In the UK case, more than 40.000 individual claimants brought a class action against Shell over alleged environmental damages linked to oil spillage. On 26th January 2017, the High Court of Justice (Queen’s Bench Division) ruled that the claims should be heard in Nigeria. Although jurisdiction over the conduct of RDS could be established pursuant to art. 4 Brussels I Recast Regulation, the possibility to try SPDC was to be assessed under domestic PIL, and specifically, the CPR Practice Direction 6B. Paragraph 3.1(3) of the CPR Practice Direction 6B provides that a claim against multiple defendants could be served if (a) the issue between the claimant and the first defendant is a real issue, “which it is reasonable for the court to try”, and (b) the other defendant is a “necessary and proper party to the claim”. Thus, the English Court focused on verifying whether the claimant had a cause of action against the “anchor defendant” (i.e. RDS). Examining the evidence, the Court held that RDS had no duty of care over the extraction activities carried out by SPDC, and, hence, there was no legal claim that would tie the issue to UK jurisdiction (§118).
In a previous decision, the Dutch courts came to an opposite conclusion. Similarly, the three joint cases concerned alleged negligence of RDS and SPDC with regard to the environmental damages caused in the Niger delta. On 18th December 2015, the Court of Appeal of The Hague held that Dutch courts have jurisdiction to hear the claim both against the parent company (pursuant to art. 2(1) and 60(1) Brussels I) and SPDC (pursuant to both art. 6(1) Brussels I and art. 7(1) Dutch Code of Civil Procedure (CCP)). Art. 7(1) CCP prescribes that a defendant might fall under the jurisdiction of Dutch courts when jurisdiction is established against another defendant, “provided that the rights of action against the different defendants are connected with each other in such a way that a joint consideration is justified for reasons of efficiency”. Therefore, it resembles art. 6(1) Brussels I, and, moreover, the two norms were interpreted by the Court as linked and mutually reinforcing. As a result, the Court stated that the interest of having the claims against both companies heard together prevails over the allegations that the contentions against SPDC should be heard in Nigeria.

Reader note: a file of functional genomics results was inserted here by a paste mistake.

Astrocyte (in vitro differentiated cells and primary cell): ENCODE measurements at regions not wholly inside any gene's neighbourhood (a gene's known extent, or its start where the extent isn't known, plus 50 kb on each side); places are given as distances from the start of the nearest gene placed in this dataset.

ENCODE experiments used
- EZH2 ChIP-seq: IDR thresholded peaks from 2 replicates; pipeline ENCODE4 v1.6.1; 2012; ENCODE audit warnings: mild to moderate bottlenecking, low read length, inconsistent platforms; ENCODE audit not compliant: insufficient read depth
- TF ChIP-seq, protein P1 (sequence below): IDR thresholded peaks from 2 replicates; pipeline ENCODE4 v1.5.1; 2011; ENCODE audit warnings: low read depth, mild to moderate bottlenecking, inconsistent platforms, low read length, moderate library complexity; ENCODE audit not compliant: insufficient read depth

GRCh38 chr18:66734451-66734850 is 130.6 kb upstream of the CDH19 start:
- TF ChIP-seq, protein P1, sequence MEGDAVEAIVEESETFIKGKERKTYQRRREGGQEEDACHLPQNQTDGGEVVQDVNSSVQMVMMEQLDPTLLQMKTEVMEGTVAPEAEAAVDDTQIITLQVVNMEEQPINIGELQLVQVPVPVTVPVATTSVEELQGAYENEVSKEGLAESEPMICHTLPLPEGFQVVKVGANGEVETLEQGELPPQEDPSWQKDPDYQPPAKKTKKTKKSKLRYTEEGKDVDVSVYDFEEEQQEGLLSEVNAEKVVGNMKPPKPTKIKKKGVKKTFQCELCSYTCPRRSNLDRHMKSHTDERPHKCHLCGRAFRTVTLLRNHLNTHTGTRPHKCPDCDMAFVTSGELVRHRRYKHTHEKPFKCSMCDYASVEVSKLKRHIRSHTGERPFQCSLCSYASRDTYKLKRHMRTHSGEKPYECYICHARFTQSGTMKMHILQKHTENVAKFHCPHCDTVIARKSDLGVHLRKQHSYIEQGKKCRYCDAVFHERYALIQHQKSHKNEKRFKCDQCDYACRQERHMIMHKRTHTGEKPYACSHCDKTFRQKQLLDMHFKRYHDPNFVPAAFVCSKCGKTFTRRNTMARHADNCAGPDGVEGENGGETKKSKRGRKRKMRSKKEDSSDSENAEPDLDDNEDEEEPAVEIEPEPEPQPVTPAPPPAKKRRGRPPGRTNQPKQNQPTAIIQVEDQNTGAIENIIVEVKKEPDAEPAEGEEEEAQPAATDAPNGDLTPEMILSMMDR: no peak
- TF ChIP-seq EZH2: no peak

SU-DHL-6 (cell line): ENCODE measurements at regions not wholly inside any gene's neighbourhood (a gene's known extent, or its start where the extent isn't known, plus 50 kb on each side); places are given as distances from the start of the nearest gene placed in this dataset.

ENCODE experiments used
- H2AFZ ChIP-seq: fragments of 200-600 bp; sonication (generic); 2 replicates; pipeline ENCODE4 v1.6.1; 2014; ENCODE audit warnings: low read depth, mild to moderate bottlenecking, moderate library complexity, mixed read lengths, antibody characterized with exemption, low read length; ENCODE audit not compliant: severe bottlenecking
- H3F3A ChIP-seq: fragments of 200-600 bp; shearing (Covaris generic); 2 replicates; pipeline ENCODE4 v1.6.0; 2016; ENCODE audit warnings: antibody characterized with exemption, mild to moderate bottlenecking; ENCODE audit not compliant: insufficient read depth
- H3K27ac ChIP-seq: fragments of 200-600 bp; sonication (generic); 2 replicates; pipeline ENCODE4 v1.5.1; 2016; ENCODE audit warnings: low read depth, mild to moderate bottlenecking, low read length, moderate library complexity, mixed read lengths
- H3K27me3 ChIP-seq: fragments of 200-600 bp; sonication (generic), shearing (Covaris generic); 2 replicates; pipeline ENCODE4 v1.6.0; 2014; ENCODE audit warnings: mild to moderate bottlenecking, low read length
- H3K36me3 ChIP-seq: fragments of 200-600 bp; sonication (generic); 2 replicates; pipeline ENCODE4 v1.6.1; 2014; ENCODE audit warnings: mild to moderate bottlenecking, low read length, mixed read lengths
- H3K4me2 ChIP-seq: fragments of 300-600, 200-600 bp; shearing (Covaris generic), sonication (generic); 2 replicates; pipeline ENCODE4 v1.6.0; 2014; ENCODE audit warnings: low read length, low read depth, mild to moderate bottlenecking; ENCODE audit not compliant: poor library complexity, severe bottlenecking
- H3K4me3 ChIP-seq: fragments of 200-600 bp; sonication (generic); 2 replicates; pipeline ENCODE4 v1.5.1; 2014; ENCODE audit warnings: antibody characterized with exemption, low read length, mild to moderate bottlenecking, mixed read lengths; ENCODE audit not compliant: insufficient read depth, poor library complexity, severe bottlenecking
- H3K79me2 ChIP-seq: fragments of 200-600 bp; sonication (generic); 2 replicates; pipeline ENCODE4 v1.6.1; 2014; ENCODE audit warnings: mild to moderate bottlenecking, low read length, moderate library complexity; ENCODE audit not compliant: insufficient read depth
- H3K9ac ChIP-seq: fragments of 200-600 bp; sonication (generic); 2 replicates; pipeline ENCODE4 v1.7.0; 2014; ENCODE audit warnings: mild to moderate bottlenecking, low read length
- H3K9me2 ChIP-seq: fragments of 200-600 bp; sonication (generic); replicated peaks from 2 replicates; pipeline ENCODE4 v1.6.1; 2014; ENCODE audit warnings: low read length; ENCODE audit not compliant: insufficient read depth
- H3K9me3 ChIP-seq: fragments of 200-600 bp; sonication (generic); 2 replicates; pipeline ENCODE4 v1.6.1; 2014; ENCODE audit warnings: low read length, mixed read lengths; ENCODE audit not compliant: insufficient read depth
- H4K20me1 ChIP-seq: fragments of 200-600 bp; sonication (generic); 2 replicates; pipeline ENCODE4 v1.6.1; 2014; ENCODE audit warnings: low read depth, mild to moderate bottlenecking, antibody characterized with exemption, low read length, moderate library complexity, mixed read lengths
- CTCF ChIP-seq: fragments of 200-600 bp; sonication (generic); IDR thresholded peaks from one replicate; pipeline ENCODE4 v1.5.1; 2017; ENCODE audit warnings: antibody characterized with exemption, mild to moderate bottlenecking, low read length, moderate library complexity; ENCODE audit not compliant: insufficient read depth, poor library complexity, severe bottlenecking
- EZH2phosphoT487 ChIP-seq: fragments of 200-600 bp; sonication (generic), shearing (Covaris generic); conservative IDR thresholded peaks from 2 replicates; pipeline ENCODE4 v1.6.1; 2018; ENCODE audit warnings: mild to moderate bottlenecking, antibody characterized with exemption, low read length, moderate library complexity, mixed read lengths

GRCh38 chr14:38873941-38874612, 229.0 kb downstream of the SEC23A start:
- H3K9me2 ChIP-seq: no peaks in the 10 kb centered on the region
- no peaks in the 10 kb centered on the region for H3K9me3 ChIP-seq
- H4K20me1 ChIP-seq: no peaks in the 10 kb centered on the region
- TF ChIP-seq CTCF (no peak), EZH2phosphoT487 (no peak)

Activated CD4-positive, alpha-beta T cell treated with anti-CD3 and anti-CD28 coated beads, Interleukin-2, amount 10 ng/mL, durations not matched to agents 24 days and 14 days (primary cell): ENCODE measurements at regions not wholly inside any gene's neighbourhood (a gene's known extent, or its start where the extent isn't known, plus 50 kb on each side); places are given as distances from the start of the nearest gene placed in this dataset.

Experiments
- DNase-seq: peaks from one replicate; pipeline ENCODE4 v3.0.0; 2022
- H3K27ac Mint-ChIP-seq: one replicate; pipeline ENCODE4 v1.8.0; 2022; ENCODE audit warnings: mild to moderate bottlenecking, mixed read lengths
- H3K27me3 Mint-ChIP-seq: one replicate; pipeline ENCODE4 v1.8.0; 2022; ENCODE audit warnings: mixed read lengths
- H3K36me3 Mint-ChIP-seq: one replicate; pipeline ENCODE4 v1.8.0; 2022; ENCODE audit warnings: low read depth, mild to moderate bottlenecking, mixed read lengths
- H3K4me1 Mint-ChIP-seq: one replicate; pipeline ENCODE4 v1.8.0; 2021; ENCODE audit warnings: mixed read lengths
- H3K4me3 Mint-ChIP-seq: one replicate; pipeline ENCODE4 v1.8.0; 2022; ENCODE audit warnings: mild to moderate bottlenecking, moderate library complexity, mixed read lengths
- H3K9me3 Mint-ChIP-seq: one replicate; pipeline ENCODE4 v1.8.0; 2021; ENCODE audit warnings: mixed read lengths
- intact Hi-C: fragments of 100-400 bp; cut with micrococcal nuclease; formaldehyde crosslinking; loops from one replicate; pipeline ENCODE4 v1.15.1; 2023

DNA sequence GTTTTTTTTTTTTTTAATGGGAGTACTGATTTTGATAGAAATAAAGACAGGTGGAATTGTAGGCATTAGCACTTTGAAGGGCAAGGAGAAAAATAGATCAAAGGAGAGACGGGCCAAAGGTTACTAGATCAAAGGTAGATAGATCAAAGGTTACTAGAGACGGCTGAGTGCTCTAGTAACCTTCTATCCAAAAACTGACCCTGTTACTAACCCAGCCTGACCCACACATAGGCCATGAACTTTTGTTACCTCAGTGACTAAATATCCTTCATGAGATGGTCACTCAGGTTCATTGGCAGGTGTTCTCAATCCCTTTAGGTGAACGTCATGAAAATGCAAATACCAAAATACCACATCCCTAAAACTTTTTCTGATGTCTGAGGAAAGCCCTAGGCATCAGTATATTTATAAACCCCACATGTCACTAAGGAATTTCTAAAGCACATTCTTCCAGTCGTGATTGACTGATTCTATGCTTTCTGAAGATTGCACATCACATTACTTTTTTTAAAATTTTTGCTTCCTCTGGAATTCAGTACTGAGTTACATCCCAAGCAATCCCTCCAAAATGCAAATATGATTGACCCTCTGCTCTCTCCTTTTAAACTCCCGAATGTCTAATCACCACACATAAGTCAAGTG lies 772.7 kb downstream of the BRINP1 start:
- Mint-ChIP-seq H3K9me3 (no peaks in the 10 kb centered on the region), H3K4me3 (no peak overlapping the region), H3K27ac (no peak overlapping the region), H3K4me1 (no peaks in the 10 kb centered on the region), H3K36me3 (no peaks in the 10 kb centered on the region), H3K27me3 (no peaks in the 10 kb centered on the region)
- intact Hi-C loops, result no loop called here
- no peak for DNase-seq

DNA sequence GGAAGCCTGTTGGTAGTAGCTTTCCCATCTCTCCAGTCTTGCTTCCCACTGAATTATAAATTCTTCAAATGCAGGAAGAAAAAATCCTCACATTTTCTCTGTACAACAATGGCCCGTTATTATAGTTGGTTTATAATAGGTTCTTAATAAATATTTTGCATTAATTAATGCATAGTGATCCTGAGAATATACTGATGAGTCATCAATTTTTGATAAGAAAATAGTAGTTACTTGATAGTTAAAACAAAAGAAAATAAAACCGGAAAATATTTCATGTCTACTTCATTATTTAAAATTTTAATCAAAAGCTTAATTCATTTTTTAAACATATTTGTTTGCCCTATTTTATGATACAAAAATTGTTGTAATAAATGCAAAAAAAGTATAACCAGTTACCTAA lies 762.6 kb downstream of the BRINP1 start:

Comparing the two judgements, it appears that the two Courts have tackled the issue from two different angles, which reflect the wording of their domestic PIL. In particular, the Dutch Court deferred the question of whether the claims against the parent company were founded for a later phase of the proceeding, holding that it was too soon to determine whether these claims were bound “to fail from the outset”(§3.7). Moreover, the Court referred to the principle of perpetuatio fori. In other words, jurisdictional questions are solved at the outset of the proceeding. In the event claims against RDS proved unfounded on the merit, jurisdiction over SPDC would still stand.